The Woodsman Magazine

Game On!

By Ron Anlauf

It wasn’t supposed to be that good, but it sure was.  Last year was believed to be the start of a cyclical slide in ruffed grouse numbers but instead we saw a nice increase, especially in the north central and north eastern parts of the state.  The drumming counts gave all of us hardcore bird hunters guarded hope and fortunately it all came together.   The good days included twenty to thirty flushes or more and the tough days were still busy enough to make it fun. 

This year’s spring drumming counts are up again throughout most of their range and one can’t help but get a little excited about what might be waiting for us.  The real key to what could be a super fall includes good nesting weather and a successful hatch and only time will tell how it all worked out.  Lots of young birds make for fast action and heavy game bags.   The thing is with those high drumming counts even if conditions weren’t optimum for big hatch there should still be enough carry over to keep you on your toes.

A lot of grousers ride four wheelers to find birds and that’s fine for them but there is now way you’d find me on one, except maybe for last year.   Don’t worry; it’s now what you think.  I still had my dog with, and we still did our flushing with boots on the ground, and I still went deep into cover and got my usual workout.  It’s just that my buddy and I used four wheelers to  pull a trailer loaded with a kennel and my dog Annabelle to get back, back, back, way back, to cover that hadn’t been hit yet and the action was nothing short of spectacular.  We had birds flushing at our feet, over our heads, and were never that far from the next flush.  In fact it might have been too good at times, with that many birds getting up it’s hard to concentrate and keep your wits about you and get the job done.  What I’m trying to do is offer an excuse for not dropping as many as we should have.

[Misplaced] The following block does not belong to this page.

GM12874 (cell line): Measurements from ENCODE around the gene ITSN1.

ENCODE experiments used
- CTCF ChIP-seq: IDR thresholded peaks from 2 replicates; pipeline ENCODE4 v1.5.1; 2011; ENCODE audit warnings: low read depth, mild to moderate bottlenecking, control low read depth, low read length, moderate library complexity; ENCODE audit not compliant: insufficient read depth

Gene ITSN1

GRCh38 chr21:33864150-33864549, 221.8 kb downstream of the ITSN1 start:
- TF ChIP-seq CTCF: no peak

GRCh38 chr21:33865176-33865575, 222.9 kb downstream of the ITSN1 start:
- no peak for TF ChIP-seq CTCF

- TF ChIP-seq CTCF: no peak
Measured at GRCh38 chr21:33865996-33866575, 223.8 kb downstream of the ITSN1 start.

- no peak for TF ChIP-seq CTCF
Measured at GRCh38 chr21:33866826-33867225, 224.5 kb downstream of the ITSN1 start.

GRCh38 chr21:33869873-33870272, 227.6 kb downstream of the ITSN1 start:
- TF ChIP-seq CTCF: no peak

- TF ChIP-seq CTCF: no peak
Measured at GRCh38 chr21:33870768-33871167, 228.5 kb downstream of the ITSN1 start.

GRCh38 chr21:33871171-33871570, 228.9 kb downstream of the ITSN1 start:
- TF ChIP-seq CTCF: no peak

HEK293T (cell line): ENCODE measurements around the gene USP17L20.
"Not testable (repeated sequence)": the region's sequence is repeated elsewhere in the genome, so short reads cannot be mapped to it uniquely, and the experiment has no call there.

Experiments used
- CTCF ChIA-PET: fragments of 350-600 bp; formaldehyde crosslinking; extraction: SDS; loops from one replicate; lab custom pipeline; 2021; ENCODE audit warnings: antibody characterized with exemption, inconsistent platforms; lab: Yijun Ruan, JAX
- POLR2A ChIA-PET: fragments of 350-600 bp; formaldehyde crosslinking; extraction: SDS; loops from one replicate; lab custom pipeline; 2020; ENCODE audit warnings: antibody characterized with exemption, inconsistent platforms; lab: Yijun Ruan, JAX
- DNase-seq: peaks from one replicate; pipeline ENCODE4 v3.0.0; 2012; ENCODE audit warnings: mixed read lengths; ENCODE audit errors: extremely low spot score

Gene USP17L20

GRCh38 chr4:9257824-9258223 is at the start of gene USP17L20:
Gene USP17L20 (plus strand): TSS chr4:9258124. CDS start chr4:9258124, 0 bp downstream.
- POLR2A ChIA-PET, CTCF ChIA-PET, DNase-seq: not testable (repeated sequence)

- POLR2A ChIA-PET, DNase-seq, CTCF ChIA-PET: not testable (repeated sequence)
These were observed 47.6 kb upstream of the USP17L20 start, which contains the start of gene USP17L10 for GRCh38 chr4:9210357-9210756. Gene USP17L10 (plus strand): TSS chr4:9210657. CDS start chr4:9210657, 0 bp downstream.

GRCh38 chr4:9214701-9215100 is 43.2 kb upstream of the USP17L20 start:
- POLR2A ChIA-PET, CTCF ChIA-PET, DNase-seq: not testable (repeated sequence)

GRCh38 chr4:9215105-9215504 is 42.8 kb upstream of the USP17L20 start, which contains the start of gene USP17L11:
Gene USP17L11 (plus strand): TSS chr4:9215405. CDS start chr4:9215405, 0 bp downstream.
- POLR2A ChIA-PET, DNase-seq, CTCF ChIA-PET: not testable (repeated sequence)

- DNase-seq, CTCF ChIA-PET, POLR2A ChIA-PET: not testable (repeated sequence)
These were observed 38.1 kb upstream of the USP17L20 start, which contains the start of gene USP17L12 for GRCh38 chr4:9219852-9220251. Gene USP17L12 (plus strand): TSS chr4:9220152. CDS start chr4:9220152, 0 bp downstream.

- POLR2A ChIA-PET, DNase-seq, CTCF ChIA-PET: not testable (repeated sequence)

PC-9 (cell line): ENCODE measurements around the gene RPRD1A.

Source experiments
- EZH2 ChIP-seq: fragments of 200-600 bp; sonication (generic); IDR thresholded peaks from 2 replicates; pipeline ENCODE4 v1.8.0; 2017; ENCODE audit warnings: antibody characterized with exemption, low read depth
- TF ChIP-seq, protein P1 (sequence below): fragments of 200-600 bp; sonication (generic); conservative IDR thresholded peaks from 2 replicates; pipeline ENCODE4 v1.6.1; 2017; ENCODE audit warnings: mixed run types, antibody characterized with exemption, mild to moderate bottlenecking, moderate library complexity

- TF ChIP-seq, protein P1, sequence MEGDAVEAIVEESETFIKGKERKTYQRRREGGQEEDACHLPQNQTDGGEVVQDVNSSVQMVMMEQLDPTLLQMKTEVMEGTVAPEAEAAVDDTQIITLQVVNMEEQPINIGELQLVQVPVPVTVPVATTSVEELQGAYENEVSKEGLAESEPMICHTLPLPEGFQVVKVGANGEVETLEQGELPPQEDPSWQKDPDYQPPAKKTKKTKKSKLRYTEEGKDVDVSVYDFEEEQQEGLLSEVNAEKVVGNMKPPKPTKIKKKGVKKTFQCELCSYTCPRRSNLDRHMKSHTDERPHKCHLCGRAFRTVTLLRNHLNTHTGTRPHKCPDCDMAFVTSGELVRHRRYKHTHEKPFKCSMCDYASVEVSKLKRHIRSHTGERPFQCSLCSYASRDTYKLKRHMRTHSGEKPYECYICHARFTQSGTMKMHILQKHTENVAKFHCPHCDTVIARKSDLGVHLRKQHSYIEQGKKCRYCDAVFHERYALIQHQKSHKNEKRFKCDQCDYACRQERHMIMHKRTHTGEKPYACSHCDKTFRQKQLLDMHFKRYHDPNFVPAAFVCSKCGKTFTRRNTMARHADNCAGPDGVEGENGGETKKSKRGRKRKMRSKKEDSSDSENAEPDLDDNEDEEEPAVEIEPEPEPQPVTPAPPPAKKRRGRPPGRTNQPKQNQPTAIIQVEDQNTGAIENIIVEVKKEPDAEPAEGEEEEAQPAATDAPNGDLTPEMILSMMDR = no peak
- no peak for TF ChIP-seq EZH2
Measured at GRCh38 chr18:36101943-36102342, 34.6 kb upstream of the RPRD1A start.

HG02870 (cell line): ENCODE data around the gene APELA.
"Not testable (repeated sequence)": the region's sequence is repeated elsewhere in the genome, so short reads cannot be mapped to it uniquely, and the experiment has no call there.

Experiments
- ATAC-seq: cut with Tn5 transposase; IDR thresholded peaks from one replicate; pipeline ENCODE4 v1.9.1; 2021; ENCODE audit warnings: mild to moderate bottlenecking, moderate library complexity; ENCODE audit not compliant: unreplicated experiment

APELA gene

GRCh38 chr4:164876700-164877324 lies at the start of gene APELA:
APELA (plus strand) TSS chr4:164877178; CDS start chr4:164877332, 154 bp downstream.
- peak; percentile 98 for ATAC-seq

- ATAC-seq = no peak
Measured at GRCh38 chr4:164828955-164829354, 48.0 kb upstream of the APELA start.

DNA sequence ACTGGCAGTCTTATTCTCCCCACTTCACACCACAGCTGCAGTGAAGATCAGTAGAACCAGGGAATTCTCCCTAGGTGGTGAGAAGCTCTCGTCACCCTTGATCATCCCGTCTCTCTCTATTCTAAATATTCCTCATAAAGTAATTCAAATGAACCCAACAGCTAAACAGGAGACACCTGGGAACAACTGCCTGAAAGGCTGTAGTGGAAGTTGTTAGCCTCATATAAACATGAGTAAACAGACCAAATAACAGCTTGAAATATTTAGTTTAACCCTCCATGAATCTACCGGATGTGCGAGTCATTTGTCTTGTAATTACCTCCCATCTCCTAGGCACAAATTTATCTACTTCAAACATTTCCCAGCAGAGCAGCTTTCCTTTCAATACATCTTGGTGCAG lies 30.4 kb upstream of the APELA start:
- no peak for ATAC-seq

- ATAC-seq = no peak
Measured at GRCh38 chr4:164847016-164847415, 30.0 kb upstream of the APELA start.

With a utility trailer like the Utrax X2 you can carry a kennel and your precious cargo and go where no man has gone before(a little theatrical) and get to birds that haven’t been pushed yet which can make for super close flushes and lots of action.  We strapped the kennel down and took it nice and easy especially over the rough stuff.  Even though the Ultrax has big floatation tires it doesn’t have the suspension that a four wheeler has and you could subject your dog to undue duress.    

Absent a four wheeler you can still find your birds, it’s just that you might have to work a little harder for them. The key to finding pressured grouse is to get off the beaten path (at least twenty yards or so) and dig in.   ATV pressure will push birds off the logging roads and trails but they’ll probably still be close.  By working parallel to a trail maybe twenty to fifty yards in you’ll run into birds that others have missed.  You may have to dig even deeper if there are hunters on foot.   Fortunately most of them won’t work that hard at it and will stay close to the trail.  You can improve your flush per hour ratio by going where the underachievers have never gone before, but it’s not going to be easy.  The hiking is going to be tougher and so is getting a shot off but if that’s what it takes to put birds in the air then that’s what it takes.  The key is trying to be prepared and be in position, especially when you get to key areas like where a thick stand of young aspen hit’s an opening, or where the cover looks a little thicker than the rest, or when the dog starts working a little quicker.  When that happens “you know what” is about to hit the fan and is time to either embarrass yourself (happens to me much too often), or put another one in the bag.  See you in the woods. 

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